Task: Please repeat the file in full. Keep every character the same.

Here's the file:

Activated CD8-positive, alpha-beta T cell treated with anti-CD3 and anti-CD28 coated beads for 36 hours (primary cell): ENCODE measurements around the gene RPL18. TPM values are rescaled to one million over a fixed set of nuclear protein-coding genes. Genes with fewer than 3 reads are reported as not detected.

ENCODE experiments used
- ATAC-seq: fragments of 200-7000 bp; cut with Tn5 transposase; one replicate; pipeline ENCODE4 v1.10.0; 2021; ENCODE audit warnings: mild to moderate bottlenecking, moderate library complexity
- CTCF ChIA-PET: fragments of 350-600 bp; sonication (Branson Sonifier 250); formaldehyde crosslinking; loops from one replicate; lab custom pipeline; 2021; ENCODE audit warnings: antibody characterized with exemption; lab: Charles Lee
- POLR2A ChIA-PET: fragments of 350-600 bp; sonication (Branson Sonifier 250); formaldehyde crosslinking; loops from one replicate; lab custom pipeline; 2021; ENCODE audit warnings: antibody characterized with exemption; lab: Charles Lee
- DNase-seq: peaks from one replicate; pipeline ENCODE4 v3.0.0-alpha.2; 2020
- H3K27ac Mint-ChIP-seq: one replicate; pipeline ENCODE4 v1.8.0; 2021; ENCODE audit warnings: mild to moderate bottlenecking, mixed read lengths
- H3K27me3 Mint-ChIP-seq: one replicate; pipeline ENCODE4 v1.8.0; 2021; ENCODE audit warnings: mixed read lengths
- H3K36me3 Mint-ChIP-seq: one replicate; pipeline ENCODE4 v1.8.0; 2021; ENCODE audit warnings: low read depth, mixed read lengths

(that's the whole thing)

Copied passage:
Activated CD8-positive, alpha-beta T cell treated with anti-CD3 and anti-CD28 coated beads for 36 hours (primary cell): ENCODE measurements around the gene RPL18. TPM values are rescaled to one million over a fixed set of nuclear protein-coding genes. Genes with fewer than 3 reads are reported as not detected.

ENCODE experiments used
- ATAC-seq: fragments of 200-7000 bp; cut with Tn5 transposase; one replicate; pipeline ENCODE4 v1.10.0; 2021; ENCODE audit warnings: mild to moderate bottlenecking, moderate library complexity
- CTCF ChIA-PET: fragments of 350-600 bp; sonication (Branson Sonifier 250); formaldehyde crosslinking; loops from one replicate; lab custom pipeline; 2021; ENCODE audit warnings: antibody characterized with exemption; lab: Charles Lee
- POLR2A ChIA-PET: fragments of 350-600 bp; sonication (Branson Sonifier 250); formaldehyde crosslinking; loops from one replicate; lab custom pipeline; 2021; ENCODE audit warnings: antibody characterized with exemption; lab: Charles Lee
- DNase-seq: peaks from one replicate; pipeline ENCODE4 v3.0.0-alpha.2; 2020
- H3K27ac Mint-ChIP-seq: one replicate; pipeline ENCODE4 v1.8.0; 2021; ENCODE audit warnings: mild to moderate bottlenecking, mixed read lengths
- H3K27me3 Mint-ChIP-seq: one replicate; pipeline ENCODE4 v1.8.0; 2021; ENCODE audit warnings: mixed read lengths
- H3K36me3 Mint-ChIP-seq: one replicate; pipeline ENCODE4 v1.8.0; 2021; ENCODE audit warnings: low read depth, mixed read lengths